There’s a reason why Amazon is the preferred platform of over 1.9 million sellers. Globally, Amazon is the biggest online retailer with eBay a distant second.
Rating high on the Customer Satisfaction Index, the retail giant has more than 300 million customer accounts, helping small and midsized businesses earn from online sales. Thousands of sellers on the platform have enjoyed impressive sales figures surpassing the $100,000 and million dollar mark.
Looking to give Amazon a shot? Here’s your chance. In this article, we’ll tell you more about the benefits of becoming an Amazon seller and how you can get your business set up on it.
1) Benefits of Selling on Amazon
There are many reasons why you should consider starting your e-commerce business on Amazon. It’s great because:
- It offers turnkey solutions. Amazon is designed to support different retail models and has several end-to-end solutions (such as Fulfilled by Amazon) that make online selling easier and more efficient.
- It has high traffic. Amazon is the most visited e-commerce platform with 2.4 billion visits from December 2021 to May 2022.
- Amazon has a stellar track record. Since 2012, it has maintained a 100% year-on-year growth.
- It offers scalability. As your business grows, Amazon offers services to support you such as the ability to protect your brand and expand your marketplace to over 180 countries.
- You can create a seller account for free. Unlike brick-and-mortar businesses that entail sizable overheads, getting started on Amazon costs a lot less. It’s faster too!
How to get started? The first thing you need to do is decide how you prefer to sell on Amazon.
2) Decide How to Sell
One of the greatest things about this online platform is it offers sellers a lot of flexibility in the way they sell their products. Here are five of the most popular business models available and what they mean for you.
Under the dropshipping method, you don’t even have to maintain an inventory or warehouse space. When you receive an order, you must share its details with the supplier, brand, or manufacturer, who then fulfills the order.
In essence, you only have to get orders. The rest, which includes procuring items, shipping, and storing, is outsourced.
2.2) Private Label
When you opt for this model, you have to do more of the heavy lifting.
- Sourcing products from a supplier
- Working with manufacturers or suppliers to customize products with your brand elements
While this may mean more work, note that 80% of U.S. consumers have shown a preference for it so it may be worth the extra effort.
2.3) Online and/or Retail Arbitrage
This model requires you to purchase products from brick-and-mortar stores or websites. The idea is to find low-priced or discounted items in retail stores, big box stores, and discount sites like eBay and Alibaba so you can resell them on Amazon for a profit.
It sounds pretty simple, but it requires a lot of time to bear fruit.
With this model, you can purchase high-demand products in bulk from a brand or manufacturer at a low cost or highly discounted price, then sell them as individual units by posting them on the brand/manufacturer’s existing listings.
This model allows you to tap into existing product demand to make significant profits.
Do you create your own products? Then, this selling method is perfect for you.
It allows you to sell your handmade products — whether it is jewelry or home decor — on the Amazon marketplace. It has a separate section on Amazon, which can give you better exposure and higher chances of making a sale.
Pro tip: Consider your capital and the time you have to ensure that you can make this system work for you with profitable results.
These methods all entail selling products on Amazon and doing your own marketing. What differs is the behind-the-scenes processes that take place upon receiving an order.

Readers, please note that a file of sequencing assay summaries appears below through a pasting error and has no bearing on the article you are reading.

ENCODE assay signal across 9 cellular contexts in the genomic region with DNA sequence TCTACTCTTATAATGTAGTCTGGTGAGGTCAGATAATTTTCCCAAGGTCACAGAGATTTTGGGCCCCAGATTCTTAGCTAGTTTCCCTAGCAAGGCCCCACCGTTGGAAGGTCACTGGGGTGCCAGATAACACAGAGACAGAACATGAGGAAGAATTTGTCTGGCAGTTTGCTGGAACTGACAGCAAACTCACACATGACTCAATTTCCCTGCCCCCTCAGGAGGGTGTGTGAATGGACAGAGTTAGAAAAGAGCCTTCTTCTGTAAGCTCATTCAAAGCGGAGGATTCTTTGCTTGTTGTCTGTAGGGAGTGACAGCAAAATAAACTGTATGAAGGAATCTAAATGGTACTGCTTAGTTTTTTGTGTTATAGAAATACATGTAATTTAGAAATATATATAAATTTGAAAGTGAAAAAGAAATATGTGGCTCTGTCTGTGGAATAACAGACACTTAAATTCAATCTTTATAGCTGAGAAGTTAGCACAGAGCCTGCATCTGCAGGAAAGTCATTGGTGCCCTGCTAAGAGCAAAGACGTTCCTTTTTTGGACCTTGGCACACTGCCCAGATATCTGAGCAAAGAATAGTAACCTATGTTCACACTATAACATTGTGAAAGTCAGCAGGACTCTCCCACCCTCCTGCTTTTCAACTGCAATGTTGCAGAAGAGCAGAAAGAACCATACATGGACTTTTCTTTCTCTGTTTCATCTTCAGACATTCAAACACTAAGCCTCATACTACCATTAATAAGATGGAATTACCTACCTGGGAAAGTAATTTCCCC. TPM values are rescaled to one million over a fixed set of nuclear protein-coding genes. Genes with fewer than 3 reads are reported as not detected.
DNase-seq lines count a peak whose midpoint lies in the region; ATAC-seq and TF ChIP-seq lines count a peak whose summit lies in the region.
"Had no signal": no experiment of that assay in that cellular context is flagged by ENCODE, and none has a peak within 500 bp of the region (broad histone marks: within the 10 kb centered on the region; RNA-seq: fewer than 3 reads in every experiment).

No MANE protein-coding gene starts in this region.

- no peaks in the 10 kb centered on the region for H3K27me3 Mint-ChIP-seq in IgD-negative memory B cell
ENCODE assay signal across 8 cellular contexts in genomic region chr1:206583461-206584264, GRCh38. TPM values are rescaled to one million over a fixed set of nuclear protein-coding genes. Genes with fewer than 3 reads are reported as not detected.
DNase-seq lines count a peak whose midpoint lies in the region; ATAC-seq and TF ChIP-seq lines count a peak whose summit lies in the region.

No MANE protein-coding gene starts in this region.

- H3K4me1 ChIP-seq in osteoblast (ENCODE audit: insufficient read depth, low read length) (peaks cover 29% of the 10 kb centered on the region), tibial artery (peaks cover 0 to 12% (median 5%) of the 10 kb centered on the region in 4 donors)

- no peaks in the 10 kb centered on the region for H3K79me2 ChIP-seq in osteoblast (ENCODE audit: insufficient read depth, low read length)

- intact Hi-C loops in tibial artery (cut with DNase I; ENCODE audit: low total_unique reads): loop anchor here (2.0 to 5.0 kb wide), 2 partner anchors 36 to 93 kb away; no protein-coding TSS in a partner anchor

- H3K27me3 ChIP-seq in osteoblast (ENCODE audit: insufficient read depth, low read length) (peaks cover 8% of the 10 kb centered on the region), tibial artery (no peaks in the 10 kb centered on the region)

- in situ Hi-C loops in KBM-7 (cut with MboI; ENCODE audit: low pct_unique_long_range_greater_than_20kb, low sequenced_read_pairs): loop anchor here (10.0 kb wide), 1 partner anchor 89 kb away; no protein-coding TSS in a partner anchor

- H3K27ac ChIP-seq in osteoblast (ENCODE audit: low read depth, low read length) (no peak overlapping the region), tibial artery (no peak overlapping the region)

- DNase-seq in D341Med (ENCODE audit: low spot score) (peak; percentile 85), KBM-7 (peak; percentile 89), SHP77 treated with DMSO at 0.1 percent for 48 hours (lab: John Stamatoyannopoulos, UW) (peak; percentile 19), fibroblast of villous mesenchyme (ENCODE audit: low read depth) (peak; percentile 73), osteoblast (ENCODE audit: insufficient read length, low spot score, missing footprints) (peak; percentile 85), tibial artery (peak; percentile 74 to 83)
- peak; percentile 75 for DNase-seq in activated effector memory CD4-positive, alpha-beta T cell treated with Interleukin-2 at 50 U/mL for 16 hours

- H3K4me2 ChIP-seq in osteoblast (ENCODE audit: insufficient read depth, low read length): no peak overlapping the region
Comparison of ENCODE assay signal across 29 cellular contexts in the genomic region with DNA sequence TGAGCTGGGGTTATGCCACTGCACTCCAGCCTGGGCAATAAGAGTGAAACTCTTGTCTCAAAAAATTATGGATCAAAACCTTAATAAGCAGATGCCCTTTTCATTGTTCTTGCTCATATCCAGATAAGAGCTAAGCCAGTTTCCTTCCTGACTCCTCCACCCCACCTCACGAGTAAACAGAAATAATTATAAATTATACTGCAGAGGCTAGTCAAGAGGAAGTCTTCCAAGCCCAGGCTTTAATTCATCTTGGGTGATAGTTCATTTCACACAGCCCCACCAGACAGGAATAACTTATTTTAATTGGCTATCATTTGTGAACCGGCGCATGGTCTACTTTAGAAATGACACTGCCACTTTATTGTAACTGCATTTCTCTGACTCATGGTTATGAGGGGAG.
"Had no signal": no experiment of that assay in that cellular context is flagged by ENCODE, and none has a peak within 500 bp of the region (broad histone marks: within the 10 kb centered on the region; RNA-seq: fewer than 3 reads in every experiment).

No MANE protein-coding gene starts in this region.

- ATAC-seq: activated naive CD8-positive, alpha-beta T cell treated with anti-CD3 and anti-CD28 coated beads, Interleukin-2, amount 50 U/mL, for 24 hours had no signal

3) Step-by-Step Guide for Starting Your Amazon Business
Amazon makes it easy to set up an online store. Here are the general steps you need to follow:
3.1) Find a Product
Finding a product is the most challenging part of being an e-commerce seller.
You must study which products to sell, arrive at the right product mix, and carefully research your market. Products that are in high demand yet have low competition are always more promising. You’ll also have to find the ideal supplier that offers the most profitable margins.
This process will differ depending on your sales model, but if you’re looking for a reliable way to speed things up, use the AMZScout OA and Dropshipping extension.
- Help you find profitable products while weeding out high-competition products with low margins
- Help you focus your budget on scaling your business
- Make it faster to find products to sell and where to source them
3.2) Pick a Seller Plan
Your seller plan affects some of the standard fees that Amazon charges and gives the platform an idea of how much product you’re going to move.
There are two options available:
- Professional which allows you to sell more than 40 products a month
- Individual if you’re planning to sell less than 40 products a month.
Keep in mind that if you choose the individual plan, you won’t be eligible for the Amazon Buy Box. The Amazon Buy Box is exactly what it sounds like. It’s an enclosed section on the right-hand side of the screen where Amazon recommends products from different sellers based on what a customer is looking for. This is prime web real estate that can’t be bought. Amazon chooses to advertise only trusted and reliable companies with significant sales volumes in their Buy Box.
3.3) Choose a Fulfillment Model
Amazon offers two fulfillment models: FBA (Fulfilled by Amazon) and FBM (Fulfilled by Merchant). Both models have their own set of benefits, but make sure to look at them closely to determine which one works best for your business needs.
FBM(Fulfilled by Merchant)
This method, also known as Merchant Fulfilled Network (MFN) is the more tedious of the two.Why? Because you have to take care of every aspect of the sales funnel, including listing the product on Amazon and paying attention to important factors like storage and shipping. You’ll also have to offer customer support which can be expensive if you’re hiring a third-party firm to do it for you.
Limitations aside, this option can give you more flexibility over how your business operates. As you only have to pay closing and referral fees to Amazon, it can also help you save money in the long run.
FBA(Fulfilled by Amazon)